What does “organic” mean?
The term “organic” refers to the way agricultural products are grown and processed. While the regulations vary from country to country, in the U.S., organic crops must be grown without the use of synthetic pesticides, bioengineered genes (GMOs), petroleum-based fertilizers, and sewage sludge-based fertilizers. Organic livestock raised for meat, eggs, and dairy products must have access to the outdoors and be given organic feed. They may not be given antibiotics, growth hormones, or any animal by-products.
The benefits of organic food
How your food is grown or raised can have a major impact on your mental and emotional health as well as the environment. Organic foods often have more beneficial nutrients, such as antioxidants, than their conventionally-grown counterparts, and people with allergies to foods, chemicals, or preservatives often find their symptoms lessen or go away when they eat only organic foods.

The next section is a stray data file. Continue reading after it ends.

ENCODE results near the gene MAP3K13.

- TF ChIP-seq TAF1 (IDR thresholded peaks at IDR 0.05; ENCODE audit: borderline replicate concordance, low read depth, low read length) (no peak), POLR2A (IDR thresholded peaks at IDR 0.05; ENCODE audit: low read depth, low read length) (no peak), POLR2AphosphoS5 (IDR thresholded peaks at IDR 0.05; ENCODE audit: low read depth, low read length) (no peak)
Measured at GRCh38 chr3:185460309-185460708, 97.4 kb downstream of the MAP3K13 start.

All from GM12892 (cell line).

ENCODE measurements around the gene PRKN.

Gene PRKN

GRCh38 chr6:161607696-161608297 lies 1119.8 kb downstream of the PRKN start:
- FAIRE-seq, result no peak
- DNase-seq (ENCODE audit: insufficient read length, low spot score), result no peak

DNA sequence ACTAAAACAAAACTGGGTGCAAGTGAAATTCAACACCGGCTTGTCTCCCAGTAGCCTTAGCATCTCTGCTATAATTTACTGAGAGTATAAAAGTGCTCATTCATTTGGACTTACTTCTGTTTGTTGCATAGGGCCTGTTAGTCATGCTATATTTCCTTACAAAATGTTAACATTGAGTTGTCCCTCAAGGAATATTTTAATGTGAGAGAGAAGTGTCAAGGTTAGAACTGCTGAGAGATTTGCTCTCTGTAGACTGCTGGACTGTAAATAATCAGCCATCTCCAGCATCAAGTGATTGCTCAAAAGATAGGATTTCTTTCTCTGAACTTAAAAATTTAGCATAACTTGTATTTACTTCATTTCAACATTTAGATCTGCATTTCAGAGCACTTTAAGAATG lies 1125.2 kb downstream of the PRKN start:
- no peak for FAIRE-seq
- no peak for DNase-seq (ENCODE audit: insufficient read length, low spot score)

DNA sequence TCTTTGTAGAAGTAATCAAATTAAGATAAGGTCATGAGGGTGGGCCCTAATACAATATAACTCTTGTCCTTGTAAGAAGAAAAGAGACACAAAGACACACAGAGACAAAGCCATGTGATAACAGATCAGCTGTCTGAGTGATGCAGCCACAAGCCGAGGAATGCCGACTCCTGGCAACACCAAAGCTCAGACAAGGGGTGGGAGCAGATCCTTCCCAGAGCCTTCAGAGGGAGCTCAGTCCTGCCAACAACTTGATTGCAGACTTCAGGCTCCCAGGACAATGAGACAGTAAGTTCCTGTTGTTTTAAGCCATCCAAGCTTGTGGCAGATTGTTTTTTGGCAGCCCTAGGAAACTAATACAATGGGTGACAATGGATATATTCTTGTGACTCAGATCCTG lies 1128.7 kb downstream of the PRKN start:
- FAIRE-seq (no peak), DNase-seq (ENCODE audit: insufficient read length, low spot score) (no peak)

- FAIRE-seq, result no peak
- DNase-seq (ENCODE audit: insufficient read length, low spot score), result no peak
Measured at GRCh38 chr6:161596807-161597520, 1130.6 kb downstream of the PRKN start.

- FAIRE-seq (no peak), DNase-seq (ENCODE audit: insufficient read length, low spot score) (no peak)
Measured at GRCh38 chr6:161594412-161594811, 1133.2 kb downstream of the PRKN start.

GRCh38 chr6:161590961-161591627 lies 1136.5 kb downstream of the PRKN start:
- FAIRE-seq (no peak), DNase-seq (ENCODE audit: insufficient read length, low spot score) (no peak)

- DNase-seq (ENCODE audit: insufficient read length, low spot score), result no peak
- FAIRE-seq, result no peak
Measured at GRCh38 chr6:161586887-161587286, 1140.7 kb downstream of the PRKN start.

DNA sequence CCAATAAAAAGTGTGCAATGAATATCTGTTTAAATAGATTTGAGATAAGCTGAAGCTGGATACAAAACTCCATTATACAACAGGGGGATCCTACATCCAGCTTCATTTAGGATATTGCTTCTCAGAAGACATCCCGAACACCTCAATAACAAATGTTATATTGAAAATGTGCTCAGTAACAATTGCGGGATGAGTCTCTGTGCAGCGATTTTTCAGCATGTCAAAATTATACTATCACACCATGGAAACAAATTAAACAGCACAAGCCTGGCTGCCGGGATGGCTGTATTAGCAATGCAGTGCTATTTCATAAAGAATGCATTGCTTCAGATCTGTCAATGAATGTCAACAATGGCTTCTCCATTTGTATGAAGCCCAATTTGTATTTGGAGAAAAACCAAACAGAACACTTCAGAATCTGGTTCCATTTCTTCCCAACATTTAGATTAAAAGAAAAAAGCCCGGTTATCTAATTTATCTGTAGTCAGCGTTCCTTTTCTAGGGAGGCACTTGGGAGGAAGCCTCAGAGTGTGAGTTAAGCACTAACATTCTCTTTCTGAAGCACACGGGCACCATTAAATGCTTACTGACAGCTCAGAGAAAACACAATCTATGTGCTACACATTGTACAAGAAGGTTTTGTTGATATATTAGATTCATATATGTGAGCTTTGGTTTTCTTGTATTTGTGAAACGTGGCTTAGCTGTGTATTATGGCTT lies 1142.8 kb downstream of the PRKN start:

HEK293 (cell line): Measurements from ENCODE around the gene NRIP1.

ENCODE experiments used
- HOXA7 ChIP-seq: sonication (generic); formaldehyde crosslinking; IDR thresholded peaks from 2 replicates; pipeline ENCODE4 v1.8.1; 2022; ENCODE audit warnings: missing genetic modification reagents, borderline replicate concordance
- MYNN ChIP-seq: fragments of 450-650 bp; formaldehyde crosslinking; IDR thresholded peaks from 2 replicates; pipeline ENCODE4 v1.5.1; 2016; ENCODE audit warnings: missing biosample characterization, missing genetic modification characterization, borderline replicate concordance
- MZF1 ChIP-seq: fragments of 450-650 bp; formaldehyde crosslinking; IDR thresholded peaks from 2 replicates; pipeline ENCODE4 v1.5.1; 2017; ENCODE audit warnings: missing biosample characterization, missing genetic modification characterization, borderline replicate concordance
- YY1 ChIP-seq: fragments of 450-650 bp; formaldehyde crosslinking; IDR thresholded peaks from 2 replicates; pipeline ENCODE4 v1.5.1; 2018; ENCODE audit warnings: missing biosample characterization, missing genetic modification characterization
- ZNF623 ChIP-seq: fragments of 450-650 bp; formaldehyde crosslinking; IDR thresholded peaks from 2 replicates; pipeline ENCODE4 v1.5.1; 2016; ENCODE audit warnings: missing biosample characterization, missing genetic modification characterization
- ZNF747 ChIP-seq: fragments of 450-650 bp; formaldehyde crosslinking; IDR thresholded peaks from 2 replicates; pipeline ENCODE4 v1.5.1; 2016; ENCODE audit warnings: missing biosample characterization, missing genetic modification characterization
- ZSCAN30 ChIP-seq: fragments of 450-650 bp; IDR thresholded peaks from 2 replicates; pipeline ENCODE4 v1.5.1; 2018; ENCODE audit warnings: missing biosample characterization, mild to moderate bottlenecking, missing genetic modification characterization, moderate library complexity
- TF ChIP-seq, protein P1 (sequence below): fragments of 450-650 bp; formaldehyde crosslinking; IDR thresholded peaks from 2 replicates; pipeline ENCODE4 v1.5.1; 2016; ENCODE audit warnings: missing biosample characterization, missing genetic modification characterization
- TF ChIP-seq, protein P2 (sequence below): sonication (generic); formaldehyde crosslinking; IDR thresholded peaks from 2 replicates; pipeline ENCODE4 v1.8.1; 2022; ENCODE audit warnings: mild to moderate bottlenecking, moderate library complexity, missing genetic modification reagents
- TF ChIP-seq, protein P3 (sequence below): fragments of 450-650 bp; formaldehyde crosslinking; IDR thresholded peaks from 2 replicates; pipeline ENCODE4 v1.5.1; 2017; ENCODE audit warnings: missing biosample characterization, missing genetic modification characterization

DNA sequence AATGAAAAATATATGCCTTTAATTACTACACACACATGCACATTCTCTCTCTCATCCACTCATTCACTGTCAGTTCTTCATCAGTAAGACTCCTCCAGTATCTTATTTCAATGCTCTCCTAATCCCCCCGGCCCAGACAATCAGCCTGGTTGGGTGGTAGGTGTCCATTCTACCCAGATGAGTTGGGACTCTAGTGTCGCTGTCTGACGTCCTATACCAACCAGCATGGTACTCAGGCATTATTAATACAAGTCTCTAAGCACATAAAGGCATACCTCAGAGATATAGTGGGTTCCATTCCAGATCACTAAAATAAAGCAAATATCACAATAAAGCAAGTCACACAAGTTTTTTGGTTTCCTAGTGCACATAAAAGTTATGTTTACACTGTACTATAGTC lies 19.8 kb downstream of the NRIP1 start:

Organic produce contains fewer pesticides. Chemicals such as fungicides, herbicides, and insecticides are widely used in conventional agriculture and residues remain on (and in) the food we eat.
Organic food is often fresher because it doesn’t contain preservatives that make it last longer. Organic produce is often (but not always, so watch where it is from) produced on smaller farms near where it is sold.
Organic farming is better for the environment. Organic farming practices reduce pollution, conserve water, reduce soil erosion, increase soil fertility, and use less energy. Farming without pesticides is also better for nearby birds and animals as well as people who live close to farms.